Welcome to the website of a retired United Methodist pastor! This corner of the Internet continues nearly fifty years of a weekly column in a church newsletter, on topics ranging from the ridiculous to the sublime. The opinions expressed are the author's and represent no institution, although it is hoped that within these pages you will find a reflection of the Gospel of Jesus Christ, who, in his own borrowed words, insists that we love God with, along with all the rest of what we are, our minds. "Critical" as used in the title does not mean being nasty or grumpy; it means using intellectual faculties in the service of God. Your reactions, rebuttals, comments, and questions can be addressed to: BobHow9846@comcast.net.
If you would like to be put on an "alert" list, the better to receive Email alerts to the posting of new material on this website, please indicate that intent with Email to BobHow9846@comcast.net.
September 29, 2016 - Personal Matters: "Mortalized"
October 26, 2016 - Essay: Growing Older
I stepped into the fifteen seat shuttle bus for the return to the parking
lot from the ferry
I stepped into the fifteen seat shuttle bus for the return to
the parking lot from the ferry. I was the sixteenth passenger. Two
young women rose to offer me their seats. I declined their kindness.
It wasn't chivalry. I blurted out, "No thank you. Refusal is the last
vestige of my attempts to deceive myself into thinking I am younger than I am." Another
woman, standing large and smiling, suggested I grab the overhead railing to
steady myself as the bus moved. She also suggested that I could fall into
her if it came to that, and I would be well-cushioned.
Later that evening having returned to West Hartford, I opened
the mail. An oversized envelope from a division of the DMV carried a plastic sign to be hung from the rearview mirror. I wrote my signature on
the sign and listed the last four digits of my Connecticut driver's license. The
sign reads on a field of blue with a wheelchair icon:
The following day, Sunday, after church I drove, as is our wont, to Starbucks
and occupied the handicapped parking space twenty-five feet from the front door,
went inside, and drank my cappuccino.
Stenosis humbles me. But the sign emboldens me. I
can now park downtown next to the restaurant that sells my favorite oysters.
Trips to the supermarket are no longer framed with small anxieties about how far
from the checkout counter I'll have to walk. Friends and neighbors may be
more inclined to include me in their entertainment excursions... if I bring
along my blue plastic sign to hang in their car... next to the front door of the
Of course, some of you will needle me with your predictable
admonitions to be more optimistic, less complainy.
As I explain to my gym buddies who, unlike me, are full of vim
and vigor, the biggest problem in growing older is accepting dependency.
I.e., restricted mobility parking signs. I spent seventy of the past
eighty-five years doing everything myself. (Well, sure, I didn't do much
cooking or cleaning, and I left major car repairs to the garage mechanic.)
But I built a cabin, refinished gym floors, clipped hedges, set up and tore down
chairs and tables for church dinners, chased teenagers smoking pot from dark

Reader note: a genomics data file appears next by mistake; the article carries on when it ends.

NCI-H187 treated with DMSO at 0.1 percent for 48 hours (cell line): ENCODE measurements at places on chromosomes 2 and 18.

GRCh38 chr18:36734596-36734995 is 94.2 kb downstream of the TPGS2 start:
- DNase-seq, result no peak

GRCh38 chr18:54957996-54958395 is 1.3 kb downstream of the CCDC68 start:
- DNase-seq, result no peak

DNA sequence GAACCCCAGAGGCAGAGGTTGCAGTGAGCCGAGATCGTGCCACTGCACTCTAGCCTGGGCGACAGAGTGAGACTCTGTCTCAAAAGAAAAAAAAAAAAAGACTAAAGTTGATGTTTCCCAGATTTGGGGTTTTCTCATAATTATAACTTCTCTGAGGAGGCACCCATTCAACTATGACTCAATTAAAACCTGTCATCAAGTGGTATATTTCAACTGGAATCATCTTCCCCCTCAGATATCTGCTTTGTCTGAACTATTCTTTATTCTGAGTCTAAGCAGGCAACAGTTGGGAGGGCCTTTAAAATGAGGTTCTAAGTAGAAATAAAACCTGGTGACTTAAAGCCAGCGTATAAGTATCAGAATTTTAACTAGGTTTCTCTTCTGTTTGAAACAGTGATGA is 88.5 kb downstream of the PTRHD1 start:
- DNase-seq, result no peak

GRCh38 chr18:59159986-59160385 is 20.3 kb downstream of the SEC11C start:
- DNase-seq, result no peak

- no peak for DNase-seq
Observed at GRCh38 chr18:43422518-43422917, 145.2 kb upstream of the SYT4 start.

corners of the church property, flushed ice from frozen drains on the block-long
parish house, plus many other church-keeping chores about which I was told over
and again, "Pastor, you shouldn't have to do that." Of course, I didn't
but I enjoyed doing it, and, I confess, taking unsaintly pride in my moment of
strength and savvy.
The savvy may remain, but the strength is gone.
In the years of my ascendancy I pondered the King James
Version version of the first Beatitude, "Blessed are the poor in spirit. for
theirs is the kingdom of heaven." That seems counterintuitive.
Surely it is the strong in spirit who should get God's blessing. Still I figured
Jesus usually makes sense, so there should be something to his blessing on those
who, in the translation of the New English Bible, "know their need of God."
Like: the fear of God is the beginning of wisdom. That is, a due regard
for one's own mortality provides a solid place to stand when viewing the world
and your own place in it.
We are always dependent on the grace of God, when strong and
savvy no less than when hanging a restricted mobility sign on the rearview
But I detect an additional message in the first Beatitude,
other than our dependence on the deity, good fortune, or however you identify
the agency which holds our lives in and out of balance. Namely, that we
are also dependent on each other for a blessed condition. My, my, how often I
have thought that thought lately watching my helpmate toasting the bread and
putting mayonnaise on slices of roast turkey for my lunch. Or sat at my desk at
the front window of my den and followed the landscaper preparing our lawn for
its winter sleep... as at this very moment I write.
Toward the end, as at the beginning, of our lives our need of
each other is simply the terms on which we have life. Maybe that is also
what Jesus means when he tells us that unless we become as children we shall not
enter the kingdom of heaven. Maybe that is also what he means by insisting
the first shall be last and vice versa. Our society has an aggravated
appreciation for the rugged individualist. Getting older is the cure for that fantasy of
Next time I'll take the seat on the bus a young woman offers